Choosing the best Camera - Page 1
Table of Contents
Whether you want to buy a DSLR, a compact camera or a pocket camera, there are so many models to choose from at a bewildering range of prices, where do you start? Well, the way I choose any new toy these days is to start at the end. What do you want it to do?
Err . . . take pictures. Yes but what kind of pictures and what are you going to do with them? The other burning question is how much are you prepared to learn? And, of course, how much are you prepared to pay?
As you are reading this and have actually made it to paragraph three, I think we can assume that you are prepared to learn at least a little. So what do you want to do? Do you want something that you can keep in your pocket at all times so you can snap the kids? Your phone is likely to be able to do that pretty well nowadays, but maybe you want something more, maybe better quality photos or more flexibility in low light.
Do you need a camera that will allow you to take pictures in any lighting conditions from any distance (with the right gadget screwed on the front of course)? Is this going to be a hobby or just some quick snaps?
Best Camera For Your Needs
I haven't seen any cameras on sale in recent years that do not have a fully automatic 'point and shoot' mode, most will automatically switch on the flash for you when it is needed so you may wonder why we need all the other manual and semi automatic modes and an instruction book to make your head spin.
The answer is that, although the camera can produce good exposures most of the time, there are times when, to get the results we want, we have to apply a little know-how and select more appropriate settings than the camera would automatically choose. (see Shutter Speeds & Apertures)
Before choosing a camera with lots of knobs and dials, it is a good idea to consider whether you are ever going to bother to learn what they are all for. I've been around cameras for many years now, and I'm still learning what all the settings on my latest camera actually do. I never bother to learn how to do something until I need to, so there are certain obscure settings that I have yet to find a use for. Of course it would be nice if we could choose just the buttons we need and have each camera custom made for us but, in the real world, all we can do is choose the level of control based on how much we think we might want to get involved.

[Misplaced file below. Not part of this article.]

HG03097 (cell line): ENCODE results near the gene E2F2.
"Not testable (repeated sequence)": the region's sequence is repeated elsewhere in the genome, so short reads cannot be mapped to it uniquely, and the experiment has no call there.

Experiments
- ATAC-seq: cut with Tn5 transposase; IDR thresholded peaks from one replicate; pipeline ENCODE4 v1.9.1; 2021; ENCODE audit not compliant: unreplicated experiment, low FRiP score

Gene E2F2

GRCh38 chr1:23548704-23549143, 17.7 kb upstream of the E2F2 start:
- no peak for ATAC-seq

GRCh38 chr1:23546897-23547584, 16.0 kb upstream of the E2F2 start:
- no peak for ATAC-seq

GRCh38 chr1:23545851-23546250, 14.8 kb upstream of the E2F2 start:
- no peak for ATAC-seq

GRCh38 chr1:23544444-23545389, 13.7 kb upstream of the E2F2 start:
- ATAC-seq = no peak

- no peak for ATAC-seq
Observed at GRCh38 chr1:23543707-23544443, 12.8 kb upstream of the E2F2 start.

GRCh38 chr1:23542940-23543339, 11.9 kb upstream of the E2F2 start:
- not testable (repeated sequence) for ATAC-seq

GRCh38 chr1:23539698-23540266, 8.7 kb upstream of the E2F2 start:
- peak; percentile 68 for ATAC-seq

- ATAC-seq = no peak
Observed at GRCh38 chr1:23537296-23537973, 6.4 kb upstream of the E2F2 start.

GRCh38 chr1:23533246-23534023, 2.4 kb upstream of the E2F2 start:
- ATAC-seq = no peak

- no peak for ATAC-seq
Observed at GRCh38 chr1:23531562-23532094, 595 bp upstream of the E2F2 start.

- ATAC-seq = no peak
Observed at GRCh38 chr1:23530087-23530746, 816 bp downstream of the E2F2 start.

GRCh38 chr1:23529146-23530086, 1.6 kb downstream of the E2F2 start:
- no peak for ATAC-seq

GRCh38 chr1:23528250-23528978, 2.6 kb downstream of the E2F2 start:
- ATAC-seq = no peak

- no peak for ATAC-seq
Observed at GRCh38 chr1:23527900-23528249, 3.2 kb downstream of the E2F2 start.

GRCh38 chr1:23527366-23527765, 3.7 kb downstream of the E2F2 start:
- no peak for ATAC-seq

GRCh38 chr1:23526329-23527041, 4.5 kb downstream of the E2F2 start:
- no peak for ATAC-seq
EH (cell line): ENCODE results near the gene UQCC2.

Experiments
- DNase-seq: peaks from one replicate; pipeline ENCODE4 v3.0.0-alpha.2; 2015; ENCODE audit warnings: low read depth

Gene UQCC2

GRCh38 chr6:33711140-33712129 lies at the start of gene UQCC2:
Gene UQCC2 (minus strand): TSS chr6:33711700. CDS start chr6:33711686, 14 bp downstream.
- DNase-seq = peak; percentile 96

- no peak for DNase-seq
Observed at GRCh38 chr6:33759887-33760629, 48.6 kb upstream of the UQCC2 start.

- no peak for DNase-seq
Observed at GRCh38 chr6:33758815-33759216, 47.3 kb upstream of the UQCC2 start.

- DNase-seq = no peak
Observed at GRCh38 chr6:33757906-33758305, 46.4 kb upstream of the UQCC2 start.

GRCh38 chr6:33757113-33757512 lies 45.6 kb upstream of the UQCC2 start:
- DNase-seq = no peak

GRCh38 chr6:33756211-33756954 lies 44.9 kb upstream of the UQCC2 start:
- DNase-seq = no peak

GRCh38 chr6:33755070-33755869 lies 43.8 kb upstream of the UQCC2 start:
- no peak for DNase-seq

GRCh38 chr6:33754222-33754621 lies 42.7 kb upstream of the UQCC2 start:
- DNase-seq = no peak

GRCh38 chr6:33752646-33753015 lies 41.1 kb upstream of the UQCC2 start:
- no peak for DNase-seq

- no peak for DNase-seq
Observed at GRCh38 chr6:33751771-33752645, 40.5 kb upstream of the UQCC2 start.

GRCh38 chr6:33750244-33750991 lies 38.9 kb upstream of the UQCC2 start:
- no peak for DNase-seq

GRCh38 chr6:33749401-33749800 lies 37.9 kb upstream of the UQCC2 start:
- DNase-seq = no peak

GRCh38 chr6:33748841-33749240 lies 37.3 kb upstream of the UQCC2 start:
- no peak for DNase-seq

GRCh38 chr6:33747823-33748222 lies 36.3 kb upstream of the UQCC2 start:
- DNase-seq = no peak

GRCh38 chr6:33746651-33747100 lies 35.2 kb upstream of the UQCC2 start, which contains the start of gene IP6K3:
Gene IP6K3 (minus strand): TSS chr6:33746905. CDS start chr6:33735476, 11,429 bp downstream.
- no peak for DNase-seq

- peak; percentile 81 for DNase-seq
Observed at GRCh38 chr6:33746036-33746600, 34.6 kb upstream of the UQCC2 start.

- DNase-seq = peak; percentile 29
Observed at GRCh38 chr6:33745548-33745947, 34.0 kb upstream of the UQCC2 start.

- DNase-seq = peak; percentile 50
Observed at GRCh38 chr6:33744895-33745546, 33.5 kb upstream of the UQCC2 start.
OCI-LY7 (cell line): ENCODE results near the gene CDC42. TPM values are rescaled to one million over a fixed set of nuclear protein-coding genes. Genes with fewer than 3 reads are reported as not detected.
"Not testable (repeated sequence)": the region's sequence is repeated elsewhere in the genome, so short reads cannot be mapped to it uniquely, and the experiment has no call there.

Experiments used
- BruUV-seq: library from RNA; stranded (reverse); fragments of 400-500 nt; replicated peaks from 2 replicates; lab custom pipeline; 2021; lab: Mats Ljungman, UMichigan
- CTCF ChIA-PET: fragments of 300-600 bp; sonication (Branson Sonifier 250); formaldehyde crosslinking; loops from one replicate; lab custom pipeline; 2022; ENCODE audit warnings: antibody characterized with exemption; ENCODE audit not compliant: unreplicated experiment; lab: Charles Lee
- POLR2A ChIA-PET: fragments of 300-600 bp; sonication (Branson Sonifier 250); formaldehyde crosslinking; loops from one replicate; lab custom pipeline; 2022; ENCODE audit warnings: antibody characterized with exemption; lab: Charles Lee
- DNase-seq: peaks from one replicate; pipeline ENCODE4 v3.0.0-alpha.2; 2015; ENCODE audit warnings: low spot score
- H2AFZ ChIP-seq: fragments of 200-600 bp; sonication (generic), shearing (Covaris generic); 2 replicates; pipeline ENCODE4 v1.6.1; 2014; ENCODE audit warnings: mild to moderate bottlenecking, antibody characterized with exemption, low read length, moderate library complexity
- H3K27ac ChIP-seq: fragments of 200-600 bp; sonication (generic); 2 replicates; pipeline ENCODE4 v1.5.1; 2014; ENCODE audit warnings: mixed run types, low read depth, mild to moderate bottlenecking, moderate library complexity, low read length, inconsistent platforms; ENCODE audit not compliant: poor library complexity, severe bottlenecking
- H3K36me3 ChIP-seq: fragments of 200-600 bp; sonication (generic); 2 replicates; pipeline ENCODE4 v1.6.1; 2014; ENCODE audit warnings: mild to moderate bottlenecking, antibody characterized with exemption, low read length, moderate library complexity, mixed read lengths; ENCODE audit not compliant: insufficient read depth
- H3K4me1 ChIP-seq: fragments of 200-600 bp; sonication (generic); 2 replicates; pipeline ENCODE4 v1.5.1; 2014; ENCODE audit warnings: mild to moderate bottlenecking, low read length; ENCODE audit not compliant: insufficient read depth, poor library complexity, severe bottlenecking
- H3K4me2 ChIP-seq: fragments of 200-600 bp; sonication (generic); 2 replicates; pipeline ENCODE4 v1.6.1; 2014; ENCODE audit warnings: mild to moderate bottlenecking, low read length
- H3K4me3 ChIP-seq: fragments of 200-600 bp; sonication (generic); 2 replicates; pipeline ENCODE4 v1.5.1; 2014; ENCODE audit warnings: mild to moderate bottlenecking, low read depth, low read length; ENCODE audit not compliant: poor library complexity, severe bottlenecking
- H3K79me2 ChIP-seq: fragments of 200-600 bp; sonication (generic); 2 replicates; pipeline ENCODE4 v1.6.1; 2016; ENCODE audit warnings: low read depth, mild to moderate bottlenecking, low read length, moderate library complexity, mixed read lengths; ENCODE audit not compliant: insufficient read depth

Generally speaking a DSLR (digital single lens reflex camera) like the ones pictured on this page, will have more knobs, dials and menus than a compact camera (see next page for a discussion of the pros and cons of different types of camera), this will give you more control over your pictures but will have a steeper learning curve.
Which camera would I buy?
Although I try not to give specific recommendations, if I were in the market for a new camera I would most likely go for the Canon EOS 6D. It is a full frame camera, that means the sensor is the same size as a frame of 35mm film - 24mm x 36mm (see page 4 for more details), so you get superb quality, good contrast and fantastic pictures in low light. For a full frame camera it is remarkably cheap, about $1400.00 for the body. Also it has all the internet connectivity you need to get those pictures up on the web quickly. Normally with these cameras you can save a small jpeg, for a quick upload, at the same time as your full size RAW image.
For me, it would need to be another Canon as I have a considerable investment in lenses, but I am sure that Nikon also produce a similar camera. At the time of writing (April 2015) there are rumors that there will be a Mark 2 version sometime soon, this could be good news as the price will drop while the stores clear their stocks of this model.
This is my 'dream camera' but if you are just starting out, you don't need to spend anywhere near this amount of money to get a really good quality camera, see page 2 for more recommendations.
To take a picture like this (taken with my Canon EOS 7D) you need a decent telephoto lens and full control of the shutter speed and aperture settings. It would be very difficult to do this on a pocket camera, you need a DSLR.
A short introduction to the types of cameras available and a discussion on what you need to look out for when buying a camera.
What you need to know when choosing a new lens.
Confused comparing 35mm lens focal lengths to the new DSLRs? This will make it all clear.
What you need to know before you go shopping.
More of a 'why you need a tripod' than a buyers guide, but it does include some tips on buying and using a tripod.
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